Her inky-black pupils, suspended in rings of glossy hazel, dilate as she enters the dark interior of Del’s Tavern. She’s assaulted by the pungent odor of stale beer fused with shelled peanuts, like rancid lager saturating a vat of greasy peanut butter. It’s a fragrant reminder that she’s about to break the promise she implemented over a month ago.
She scans the cheerless room, hoping Ricky’s lanky frame will be hunched over a tumbler at the bar. That for once, he’ll be waiting for her. But all she sees is the perpetual assemblage of random barflies. Lit by flickering neon, they’re anchored to the same seats they always use. As if Butch, the portly and bulbous-nosed proprietor, assigned a seating chart that none of them have the courage to disrupt.
Not seeing Ricky, she makes her way to the bar. A few steps in, the soles of her heels begin to shatter peanut shells strewn across the floor, a result of Del’s only source of sustenance. For a dime, Butch will dip a soiled plastic flowerpot into a mammoth bag of cut-rate peanuts and send them across the lacquered bar to those that need sodium to accompany their musty brews. After sucking out the insides, the barflies discard the shells onto the floor, creating a carcass-laden landscape of tawny husks that are crushed under the oily-bottomed work boots of Del’s clientele.
She walks up to the bar, and pulls out a broken-down stool, vinyl seat held together by frayed duct-tape. She sits and crosses her legs, causing her jean cuffs to rise, which reveal her meaty ankles, one of the many despicable things she inherited from her mother.
As she tugs her jean cuffs down, Butch approaches and cracks a monstrous grin, lips parting way to nicotine-stained teeth. He tells her that it’s been too long. She smiles and agrees, about to order a drink when Butch waddles away, saying he’ll get her the usual.
She hasn’t wanted the usual, Butch’s sugary and watered-down take on a Boston Sour, for over a decade. But she’ll accept it, not wanting to offend him if she declines. She’ll wait for Ricky to arrive and order her something else, not giving Butch a chance to dislike her, even for a moment.
As Butch prepares her drink, Wallace, one of the barflies, shuffles towards the pinball machine. He fishes around in the pockets of his threadbare coveralls, coming up with a grimy quarter. He pops it into the slot, causing the game (Card Whiz, if she remembers correctly) to quiver to life. Flaxen lights glow, illuminating Wallace’s craggy face, nose riddled with broken capillaries. His knobby fingers, stained with oil and grease, pop the buttons on the side. His hips undulating with each ding and rattle inside the machine, willing the pinball to hit combos and kickout holes to rack up points.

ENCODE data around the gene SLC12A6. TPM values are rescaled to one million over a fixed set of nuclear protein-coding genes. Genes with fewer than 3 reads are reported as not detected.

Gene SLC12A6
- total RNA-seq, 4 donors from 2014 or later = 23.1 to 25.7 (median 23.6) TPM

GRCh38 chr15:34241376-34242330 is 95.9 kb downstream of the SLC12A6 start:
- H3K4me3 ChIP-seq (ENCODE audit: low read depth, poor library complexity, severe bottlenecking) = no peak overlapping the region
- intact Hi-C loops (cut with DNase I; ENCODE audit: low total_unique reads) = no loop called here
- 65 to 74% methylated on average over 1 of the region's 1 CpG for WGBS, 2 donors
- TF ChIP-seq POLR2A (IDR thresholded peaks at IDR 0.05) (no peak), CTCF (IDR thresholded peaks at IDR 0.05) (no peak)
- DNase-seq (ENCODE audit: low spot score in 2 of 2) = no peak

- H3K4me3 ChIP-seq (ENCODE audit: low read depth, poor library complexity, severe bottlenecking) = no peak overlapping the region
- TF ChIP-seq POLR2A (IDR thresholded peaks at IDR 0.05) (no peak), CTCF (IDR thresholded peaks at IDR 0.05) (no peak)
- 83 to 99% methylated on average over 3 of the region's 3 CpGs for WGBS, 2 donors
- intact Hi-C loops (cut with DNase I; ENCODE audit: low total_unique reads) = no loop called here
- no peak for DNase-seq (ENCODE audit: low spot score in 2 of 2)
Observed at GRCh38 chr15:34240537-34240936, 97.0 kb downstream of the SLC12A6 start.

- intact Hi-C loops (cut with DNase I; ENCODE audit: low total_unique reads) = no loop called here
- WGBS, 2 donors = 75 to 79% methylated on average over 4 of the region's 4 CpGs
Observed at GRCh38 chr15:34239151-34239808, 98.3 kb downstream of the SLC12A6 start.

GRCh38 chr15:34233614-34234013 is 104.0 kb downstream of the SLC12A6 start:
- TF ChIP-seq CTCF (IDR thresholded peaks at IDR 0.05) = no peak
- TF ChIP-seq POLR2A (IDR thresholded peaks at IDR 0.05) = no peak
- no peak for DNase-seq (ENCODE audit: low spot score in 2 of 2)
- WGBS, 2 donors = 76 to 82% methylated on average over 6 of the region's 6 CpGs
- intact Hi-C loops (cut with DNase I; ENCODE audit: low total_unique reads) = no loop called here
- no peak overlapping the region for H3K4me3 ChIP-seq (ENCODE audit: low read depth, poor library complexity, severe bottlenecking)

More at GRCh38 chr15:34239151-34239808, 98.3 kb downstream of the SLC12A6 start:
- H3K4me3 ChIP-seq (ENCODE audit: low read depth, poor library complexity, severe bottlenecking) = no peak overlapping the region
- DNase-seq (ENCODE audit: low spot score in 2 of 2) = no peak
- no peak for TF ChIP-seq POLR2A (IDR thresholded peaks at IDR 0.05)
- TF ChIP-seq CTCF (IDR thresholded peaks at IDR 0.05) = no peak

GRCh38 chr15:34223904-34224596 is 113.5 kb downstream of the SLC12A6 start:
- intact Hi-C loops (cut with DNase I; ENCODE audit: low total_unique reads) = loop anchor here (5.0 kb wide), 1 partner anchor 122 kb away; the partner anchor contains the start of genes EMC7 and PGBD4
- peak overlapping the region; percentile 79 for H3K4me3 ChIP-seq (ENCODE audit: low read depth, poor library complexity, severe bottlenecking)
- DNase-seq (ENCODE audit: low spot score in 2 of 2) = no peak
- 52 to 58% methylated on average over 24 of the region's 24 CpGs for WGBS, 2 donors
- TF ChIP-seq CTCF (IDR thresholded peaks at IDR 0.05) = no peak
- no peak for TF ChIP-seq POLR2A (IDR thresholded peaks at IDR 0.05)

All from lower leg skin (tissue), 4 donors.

Butch winks as he plops down her cocktail, causing a shriveled maraschino cherry to rock in the golden liquid. Off his wink, she flashes a crooked smile, tilts her head and emits an overzealous thank you. Even before the words emerge, right when her cheek muscles contract to create the off-kilter smile, a wave of self-hatred washes over her. Anger rises, causing her milky-white skin to redden at the fact that she smiles and complacently whispers words of gratitude to any flirtatious glance, wink, or nod. She knows it’s happening, can hear the small cry from the back of her mind trying to quell the instantaneous reply. The inner shriek attempting to calm her crooked smile and cheerful response but it spews forth, unchecked whenever someone of the opposite sex engages her.
Like her sturdy ankles, she blames this inherited trait on her mother, another constant reminder that she holds the physical and emotional attributes of a weak woman she hasn’t seen since her and Ricky started dating. Whose hair parted to the same side as hers, who is to blame for her pale skin breaking out into red, scaly rashes, and whose lack of self-respect allowed one of many stepfathers to shower down abuse over the years. She inherited the worst from a woman she left in a crippled and tear-filled wreck, bawling into the shag carpet the color of rotten plums, when she was sixteen. Vowing to never return. To never become her.
To calm down, she hoists the Boston Sour to her lips but notices the grimy fingerprints that plague the scratched tumbler. She looks at the soiled glass and wants to throw it. Hurl the cocktail she never wants, but never has the courage to refuse, at the potbellied man who made it. She fantasizes the drink sailing past him, smashing into the tarnished and greasy mirror. Causing the dollar bills taped up to the burnished surface to come crashing down, shards of glass piercing the green-inked portraits of presidents long since passed.
But instead, she sips the weak and candied drink as Wallace curses at the varying chirps and whistles emitting from the pinball machine. Knowing that as soon as Ricky’s whip-thin silhouette appears in the doorframe, she’ll straighten up and smile. Relying on the knee-jerk reaction she just cursed to bring him into her arms. Not caring that the promise she made to herself was broken the moment she agreed to meet him here. Not caring that Ricky will utter excuse-riddled apologies that are disguised as requests for her to be the warm body he crawls into bed with after a double shift. Not caring because underneath the tavern’s familiar odor of ale, Jiffy, and despair, Ricky’s pleas are the same as hers – he doesn’t want to be lonely, and neither does she.
by David Ebeltoft